A state legislator in Washington state has proposed a bill that would apply a Title IX-like nondiscrimination mandate to community athletic programs for children and adults. Since Title IX itself, which only applies to schools, does not cover community programs such as Little League, this new legislation would ensure that such programs provide equal access to equipment, supplies, facilities and the assignment of coaches and game officials regardless of the participants' sex.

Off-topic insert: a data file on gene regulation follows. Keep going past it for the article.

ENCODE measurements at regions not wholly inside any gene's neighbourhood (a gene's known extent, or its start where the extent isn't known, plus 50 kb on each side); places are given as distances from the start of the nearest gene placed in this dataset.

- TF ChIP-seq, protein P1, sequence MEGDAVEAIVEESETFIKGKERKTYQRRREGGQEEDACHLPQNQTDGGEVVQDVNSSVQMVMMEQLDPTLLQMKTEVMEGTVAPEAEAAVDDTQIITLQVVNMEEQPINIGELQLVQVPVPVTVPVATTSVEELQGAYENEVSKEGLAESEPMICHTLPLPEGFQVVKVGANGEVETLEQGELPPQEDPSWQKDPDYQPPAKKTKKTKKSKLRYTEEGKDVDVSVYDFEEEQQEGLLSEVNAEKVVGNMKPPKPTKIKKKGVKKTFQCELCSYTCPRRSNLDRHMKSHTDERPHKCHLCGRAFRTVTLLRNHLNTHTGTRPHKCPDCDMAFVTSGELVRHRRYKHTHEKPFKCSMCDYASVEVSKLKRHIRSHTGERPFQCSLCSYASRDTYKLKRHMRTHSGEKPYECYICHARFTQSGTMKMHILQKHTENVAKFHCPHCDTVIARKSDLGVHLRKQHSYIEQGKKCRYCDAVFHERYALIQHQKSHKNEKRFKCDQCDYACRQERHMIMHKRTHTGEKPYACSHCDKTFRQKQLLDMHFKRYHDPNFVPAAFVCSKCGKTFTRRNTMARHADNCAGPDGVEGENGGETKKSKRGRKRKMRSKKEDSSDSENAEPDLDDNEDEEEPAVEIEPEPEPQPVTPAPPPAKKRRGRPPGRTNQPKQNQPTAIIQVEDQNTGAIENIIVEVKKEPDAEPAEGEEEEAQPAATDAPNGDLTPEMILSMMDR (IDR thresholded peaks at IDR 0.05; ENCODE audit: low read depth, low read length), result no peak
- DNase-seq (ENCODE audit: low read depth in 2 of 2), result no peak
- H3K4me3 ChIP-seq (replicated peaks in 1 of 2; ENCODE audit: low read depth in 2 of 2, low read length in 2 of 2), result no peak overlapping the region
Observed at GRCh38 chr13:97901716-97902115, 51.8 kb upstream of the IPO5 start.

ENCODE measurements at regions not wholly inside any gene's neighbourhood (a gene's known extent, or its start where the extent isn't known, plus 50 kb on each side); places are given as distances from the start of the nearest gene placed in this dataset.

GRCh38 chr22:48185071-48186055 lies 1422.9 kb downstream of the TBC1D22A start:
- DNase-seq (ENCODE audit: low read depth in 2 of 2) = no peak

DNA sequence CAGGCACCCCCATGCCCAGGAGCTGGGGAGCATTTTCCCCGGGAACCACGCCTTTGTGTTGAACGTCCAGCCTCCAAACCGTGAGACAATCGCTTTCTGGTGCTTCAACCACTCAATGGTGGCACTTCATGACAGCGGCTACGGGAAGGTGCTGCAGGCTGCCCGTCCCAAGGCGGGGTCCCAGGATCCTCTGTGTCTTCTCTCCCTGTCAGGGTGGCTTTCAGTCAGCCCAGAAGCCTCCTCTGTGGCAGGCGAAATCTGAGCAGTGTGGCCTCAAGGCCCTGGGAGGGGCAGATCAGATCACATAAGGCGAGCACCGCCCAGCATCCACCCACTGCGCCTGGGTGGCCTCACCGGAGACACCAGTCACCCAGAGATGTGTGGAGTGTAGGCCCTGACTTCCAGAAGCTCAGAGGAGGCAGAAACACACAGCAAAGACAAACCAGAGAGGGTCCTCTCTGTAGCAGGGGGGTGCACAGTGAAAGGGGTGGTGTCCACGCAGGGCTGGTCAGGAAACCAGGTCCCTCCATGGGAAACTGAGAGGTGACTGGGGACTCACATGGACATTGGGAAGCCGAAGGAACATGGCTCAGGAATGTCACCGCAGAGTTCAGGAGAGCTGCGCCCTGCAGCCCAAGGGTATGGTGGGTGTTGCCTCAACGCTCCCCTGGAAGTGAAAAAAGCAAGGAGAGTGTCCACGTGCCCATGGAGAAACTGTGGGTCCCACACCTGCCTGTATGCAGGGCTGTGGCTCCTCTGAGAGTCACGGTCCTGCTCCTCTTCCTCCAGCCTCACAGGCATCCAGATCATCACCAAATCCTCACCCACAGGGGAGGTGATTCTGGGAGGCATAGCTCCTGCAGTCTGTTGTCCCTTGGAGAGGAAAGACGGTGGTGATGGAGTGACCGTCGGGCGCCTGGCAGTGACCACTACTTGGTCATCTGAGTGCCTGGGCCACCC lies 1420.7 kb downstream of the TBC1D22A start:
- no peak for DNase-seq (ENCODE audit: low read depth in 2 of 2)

Community recreation departments are concerned, however, that such a law could expose them to liability for discriminatory conduct of leagues that use community fields. But that is something community recreation department should already be concerned about. As government entities, they are obligated to comply with the Constitution's Equal Protection Clause, which also prohibits discrimination on the basis of sex. For example, female athletes have successfully relied on the Equal Protection Clause to challenge Little Leagues and other community supported sports leagues that denied them an equal opportunity to try out. Since this proposed legislation would clarify, but not necessarily expand, the requirement of equality to treatment as well as access, I'm don't think it's terribly persuasive to argue that such a law imposes too much additional liability on community recreation departments.